If you want to manage imports and updates manually — so that FeedWordPress only checks for new posts when you press a button telling it to do so — choose cron job or manual updates.
If you’re really unsure about what to do, choose automatically check for updates after pages load for a start, and then come back to read through Scheduling Updates for all the details.
After you’ve chosen an update method, save your changes, and then return to the Syndication page. We can now press on to our first update from syndicated sources:
FeedWordPress will take a while checking each of your feeds for fresh content and importing the syndicated posts to your WordPress database. Once it’s finished, it will give you a quick summary of how the updates turned out. Let’s check out our new blog full of syndicated content:
One thing you might notice (ought to notice) as you scroll through the newly-syndicated content is that the default WordPress themes don’t know anything about where your syndicated posts came from, and so don’t display any information indicating the original source of the post. The permalinks (in the post title and so on) will point back to the original source if a user happens to click on them, but in a theme like Kubrick, these posts will visually appear just like any other post that you put up on your blog.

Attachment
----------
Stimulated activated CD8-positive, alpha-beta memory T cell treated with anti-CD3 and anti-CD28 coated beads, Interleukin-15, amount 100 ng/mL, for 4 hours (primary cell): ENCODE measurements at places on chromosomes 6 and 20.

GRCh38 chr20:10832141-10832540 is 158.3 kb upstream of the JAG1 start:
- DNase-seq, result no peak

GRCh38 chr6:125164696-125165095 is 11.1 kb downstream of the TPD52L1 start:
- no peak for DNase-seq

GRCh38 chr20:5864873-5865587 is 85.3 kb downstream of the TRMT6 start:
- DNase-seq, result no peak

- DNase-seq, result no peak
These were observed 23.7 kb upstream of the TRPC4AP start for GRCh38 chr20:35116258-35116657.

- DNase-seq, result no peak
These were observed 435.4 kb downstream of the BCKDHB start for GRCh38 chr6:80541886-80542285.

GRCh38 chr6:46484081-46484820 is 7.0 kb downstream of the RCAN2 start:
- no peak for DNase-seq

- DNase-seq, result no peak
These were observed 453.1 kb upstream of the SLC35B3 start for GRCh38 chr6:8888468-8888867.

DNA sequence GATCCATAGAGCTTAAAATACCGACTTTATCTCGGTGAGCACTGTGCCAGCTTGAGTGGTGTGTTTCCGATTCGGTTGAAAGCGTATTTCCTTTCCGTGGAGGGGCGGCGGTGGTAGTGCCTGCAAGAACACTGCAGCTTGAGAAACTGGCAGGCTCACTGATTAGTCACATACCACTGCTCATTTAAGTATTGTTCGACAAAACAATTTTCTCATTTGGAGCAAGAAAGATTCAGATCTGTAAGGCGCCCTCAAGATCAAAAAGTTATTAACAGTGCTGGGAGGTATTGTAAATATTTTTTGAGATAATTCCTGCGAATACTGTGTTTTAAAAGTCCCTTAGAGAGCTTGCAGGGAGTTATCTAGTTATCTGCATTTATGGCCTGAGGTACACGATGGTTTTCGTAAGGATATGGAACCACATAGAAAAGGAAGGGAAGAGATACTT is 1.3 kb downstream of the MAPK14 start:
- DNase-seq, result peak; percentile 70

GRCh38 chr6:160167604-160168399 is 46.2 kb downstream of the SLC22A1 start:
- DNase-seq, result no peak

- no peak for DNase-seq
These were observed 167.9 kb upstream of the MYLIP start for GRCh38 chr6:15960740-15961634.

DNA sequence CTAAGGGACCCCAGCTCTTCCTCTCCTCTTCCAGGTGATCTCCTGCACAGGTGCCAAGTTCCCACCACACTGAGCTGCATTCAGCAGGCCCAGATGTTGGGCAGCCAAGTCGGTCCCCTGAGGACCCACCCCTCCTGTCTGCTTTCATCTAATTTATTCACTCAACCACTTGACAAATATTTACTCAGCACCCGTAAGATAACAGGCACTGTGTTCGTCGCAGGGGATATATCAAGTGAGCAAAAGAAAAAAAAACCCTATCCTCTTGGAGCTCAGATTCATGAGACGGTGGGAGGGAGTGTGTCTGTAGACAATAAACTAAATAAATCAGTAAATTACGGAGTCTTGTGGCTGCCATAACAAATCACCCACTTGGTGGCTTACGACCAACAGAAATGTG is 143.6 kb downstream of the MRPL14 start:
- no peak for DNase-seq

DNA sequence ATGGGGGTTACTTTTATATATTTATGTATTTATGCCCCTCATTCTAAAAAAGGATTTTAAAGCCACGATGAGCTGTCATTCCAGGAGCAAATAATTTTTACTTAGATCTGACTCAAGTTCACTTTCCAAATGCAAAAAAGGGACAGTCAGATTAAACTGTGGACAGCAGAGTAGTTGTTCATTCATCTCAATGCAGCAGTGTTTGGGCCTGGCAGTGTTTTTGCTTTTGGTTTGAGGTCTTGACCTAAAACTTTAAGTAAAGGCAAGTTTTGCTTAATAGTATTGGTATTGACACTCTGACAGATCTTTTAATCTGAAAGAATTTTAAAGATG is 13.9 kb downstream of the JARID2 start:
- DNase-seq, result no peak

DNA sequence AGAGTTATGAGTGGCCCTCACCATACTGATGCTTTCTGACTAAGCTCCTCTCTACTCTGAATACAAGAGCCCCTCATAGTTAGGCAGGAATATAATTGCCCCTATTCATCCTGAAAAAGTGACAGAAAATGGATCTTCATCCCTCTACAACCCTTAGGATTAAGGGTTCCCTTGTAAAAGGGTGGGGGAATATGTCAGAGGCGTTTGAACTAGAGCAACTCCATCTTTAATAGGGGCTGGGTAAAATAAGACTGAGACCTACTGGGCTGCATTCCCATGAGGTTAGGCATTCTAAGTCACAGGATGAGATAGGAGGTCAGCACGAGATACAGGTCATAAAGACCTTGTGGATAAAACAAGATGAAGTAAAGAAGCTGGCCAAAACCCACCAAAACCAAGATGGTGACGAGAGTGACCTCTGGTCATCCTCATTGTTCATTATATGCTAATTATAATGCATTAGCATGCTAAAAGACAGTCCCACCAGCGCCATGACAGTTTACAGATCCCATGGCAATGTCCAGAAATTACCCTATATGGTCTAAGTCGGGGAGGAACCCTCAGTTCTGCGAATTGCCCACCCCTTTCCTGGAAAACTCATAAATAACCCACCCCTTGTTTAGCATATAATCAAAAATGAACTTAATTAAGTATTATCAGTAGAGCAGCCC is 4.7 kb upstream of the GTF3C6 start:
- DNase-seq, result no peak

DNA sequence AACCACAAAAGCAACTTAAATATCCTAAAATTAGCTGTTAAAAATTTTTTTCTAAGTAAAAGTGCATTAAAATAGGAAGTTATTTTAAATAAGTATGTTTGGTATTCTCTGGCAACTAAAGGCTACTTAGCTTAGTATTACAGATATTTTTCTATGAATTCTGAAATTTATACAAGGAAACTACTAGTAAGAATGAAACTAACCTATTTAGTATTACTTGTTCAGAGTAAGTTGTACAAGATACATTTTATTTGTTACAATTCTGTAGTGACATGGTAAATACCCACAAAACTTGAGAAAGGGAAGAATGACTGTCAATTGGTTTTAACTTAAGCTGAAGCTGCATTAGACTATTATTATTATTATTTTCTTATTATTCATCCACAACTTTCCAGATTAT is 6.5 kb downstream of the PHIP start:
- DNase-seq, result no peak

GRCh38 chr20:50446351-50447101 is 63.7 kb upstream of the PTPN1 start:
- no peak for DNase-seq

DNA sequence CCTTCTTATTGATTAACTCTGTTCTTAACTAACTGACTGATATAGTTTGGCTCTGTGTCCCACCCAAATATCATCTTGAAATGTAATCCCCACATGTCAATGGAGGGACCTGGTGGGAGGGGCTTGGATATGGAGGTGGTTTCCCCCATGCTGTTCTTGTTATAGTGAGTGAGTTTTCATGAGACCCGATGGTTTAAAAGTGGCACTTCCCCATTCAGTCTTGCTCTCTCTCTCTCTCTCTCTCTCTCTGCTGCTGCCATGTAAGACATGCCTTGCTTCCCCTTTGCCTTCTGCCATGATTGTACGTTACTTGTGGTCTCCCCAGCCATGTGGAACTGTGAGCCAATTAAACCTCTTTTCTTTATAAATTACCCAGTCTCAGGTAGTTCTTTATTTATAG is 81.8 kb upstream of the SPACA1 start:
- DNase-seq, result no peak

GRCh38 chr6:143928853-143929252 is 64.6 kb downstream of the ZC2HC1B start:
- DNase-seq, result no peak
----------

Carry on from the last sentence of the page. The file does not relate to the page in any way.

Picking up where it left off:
In most cases you will want to change that, so that syndicated posts are visually set off and attributed back to their original source. If you’re syndicating content that other people produce, the people who provide that content will almost certainly want you to change that, so that they are getting proper credit for what they have produced. The main way to do all this is to set up your WordPress template files so that they can make use of FeedWordPress’s syndication-related template tags. (You can edit your template files directly using the WordPress Theme Editor under Appearance –> Editor. For more on editing WordPress templates, see the WordPress Codex on Templates.)
If you are not comfortable working directly with WordPress template files, you can check out some pre-made themes designed for FeedWordPress, or you can install the Add Attribution add-on module, which will provide an interface for you to insert boilerplate text containing information about the source of each syndicated post, without having to alter any of your template files. (The advantage of the add-on is usability. The disadvantage is that it offers much less flexibility, expressiveness, and control over how the attribution information is presented than you can get from working directly with template tags.)
Once you have the attribution boilerplate all set up, you should now have syndicated content automatically appearing on your blog, with each syndicated post being attributed to its original source.
Where do I go from here?
More how-tos, tutorials, and guided tours will be made available soon.